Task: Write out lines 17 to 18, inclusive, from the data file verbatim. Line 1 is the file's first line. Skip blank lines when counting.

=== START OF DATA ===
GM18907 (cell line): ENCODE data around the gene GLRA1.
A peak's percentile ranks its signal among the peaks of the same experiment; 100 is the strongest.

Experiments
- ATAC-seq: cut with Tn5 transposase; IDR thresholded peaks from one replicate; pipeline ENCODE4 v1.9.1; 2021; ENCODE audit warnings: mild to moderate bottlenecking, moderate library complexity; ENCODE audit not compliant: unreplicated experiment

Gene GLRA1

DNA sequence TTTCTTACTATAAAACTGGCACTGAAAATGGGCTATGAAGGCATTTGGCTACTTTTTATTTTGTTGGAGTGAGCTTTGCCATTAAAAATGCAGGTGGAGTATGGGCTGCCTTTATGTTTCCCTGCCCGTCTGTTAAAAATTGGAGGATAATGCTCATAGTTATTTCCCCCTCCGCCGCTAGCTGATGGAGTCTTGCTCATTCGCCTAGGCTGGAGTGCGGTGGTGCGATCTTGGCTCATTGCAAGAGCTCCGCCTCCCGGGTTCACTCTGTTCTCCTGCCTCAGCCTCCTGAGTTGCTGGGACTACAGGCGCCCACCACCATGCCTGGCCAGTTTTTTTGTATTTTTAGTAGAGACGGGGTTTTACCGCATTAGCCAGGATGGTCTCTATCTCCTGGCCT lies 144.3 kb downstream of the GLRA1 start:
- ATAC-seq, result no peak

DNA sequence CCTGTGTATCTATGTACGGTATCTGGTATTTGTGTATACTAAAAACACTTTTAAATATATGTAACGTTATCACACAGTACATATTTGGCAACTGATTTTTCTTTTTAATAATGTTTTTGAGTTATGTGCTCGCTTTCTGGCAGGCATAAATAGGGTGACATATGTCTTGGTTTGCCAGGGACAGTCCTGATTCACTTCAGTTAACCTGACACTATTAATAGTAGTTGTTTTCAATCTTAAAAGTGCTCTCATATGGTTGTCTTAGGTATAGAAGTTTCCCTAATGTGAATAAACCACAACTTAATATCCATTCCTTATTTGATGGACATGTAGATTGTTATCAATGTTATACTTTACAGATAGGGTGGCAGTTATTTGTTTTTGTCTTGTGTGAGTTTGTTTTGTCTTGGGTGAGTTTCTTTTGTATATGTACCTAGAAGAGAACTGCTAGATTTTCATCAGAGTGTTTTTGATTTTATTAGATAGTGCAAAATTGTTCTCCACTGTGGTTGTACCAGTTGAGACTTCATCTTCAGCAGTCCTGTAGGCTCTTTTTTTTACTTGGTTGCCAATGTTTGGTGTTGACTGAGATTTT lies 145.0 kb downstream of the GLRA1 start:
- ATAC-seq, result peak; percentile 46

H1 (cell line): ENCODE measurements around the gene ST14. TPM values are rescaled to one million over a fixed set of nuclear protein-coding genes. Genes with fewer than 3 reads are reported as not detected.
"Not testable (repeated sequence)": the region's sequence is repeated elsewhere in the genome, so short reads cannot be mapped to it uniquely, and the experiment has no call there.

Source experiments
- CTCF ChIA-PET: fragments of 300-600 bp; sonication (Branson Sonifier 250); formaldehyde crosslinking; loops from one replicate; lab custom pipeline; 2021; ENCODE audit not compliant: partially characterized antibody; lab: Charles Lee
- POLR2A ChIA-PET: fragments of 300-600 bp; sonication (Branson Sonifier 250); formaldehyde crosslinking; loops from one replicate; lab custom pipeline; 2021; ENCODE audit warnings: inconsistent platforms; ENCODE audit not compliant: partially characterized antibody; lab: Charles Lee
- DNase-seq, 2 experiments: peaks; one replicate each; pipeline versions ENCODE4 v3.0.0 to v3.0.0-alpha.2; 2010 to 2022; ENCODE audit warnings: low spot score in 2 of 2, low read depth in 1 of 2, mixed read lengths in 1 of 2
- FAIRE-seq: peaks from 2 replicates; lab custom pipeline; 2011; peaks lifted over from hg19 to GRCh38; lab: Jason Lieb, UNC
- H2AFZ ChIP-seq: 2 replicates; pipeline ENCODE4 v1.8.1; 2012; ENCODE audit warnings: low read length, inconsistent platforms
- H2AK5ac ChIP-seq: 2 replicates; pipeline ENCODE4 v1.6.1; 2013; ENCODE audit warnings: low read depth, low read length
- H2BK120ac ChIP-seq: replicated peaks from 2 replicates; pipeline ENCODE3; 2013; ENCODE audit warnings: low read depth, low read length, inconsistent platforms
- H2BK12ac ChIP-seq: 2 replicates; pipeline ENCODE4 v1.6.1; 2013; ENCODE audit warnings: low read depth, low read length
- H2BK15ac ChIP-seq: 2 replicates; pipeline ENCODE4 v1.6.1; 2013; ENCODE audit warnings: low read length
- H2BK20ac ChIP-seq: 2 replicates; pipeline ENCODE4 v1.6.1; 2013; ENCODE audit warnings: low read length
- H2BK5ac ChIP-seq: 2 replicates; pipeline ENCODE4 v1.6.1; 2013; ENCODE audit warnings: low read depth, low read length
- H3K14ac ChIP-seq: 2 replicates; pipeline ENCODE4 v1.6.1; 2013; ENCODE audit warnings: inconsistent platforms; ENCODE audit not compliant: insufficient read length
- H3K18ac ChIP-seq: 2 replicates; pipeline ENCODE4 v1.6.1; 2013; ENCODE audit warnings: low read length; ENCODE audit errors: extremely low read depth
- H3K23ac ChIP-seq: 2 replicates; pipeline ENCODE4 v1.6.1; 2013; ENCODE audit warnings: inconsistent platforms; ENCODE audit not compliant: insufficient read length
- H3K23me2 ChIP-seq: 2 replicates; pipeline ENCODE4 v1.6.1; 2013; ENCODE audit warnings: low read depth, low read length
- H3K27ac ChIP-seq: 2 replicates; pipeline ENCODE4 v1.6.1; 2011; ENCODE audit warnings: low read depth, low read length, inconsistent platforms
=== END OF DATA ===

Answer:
- H2AFZ ChIP-seq: 2 replicates; pipeline ENCODE4 v1.8.1; 2012; ENCODE audit warnings: low read length, inconsistent platforms
- H2AK5ac ChIP-seq: 2 replicates; pipeline ENCODE4 v1.6.1; 2013; ENCODE audit warnings: low read depth, low read length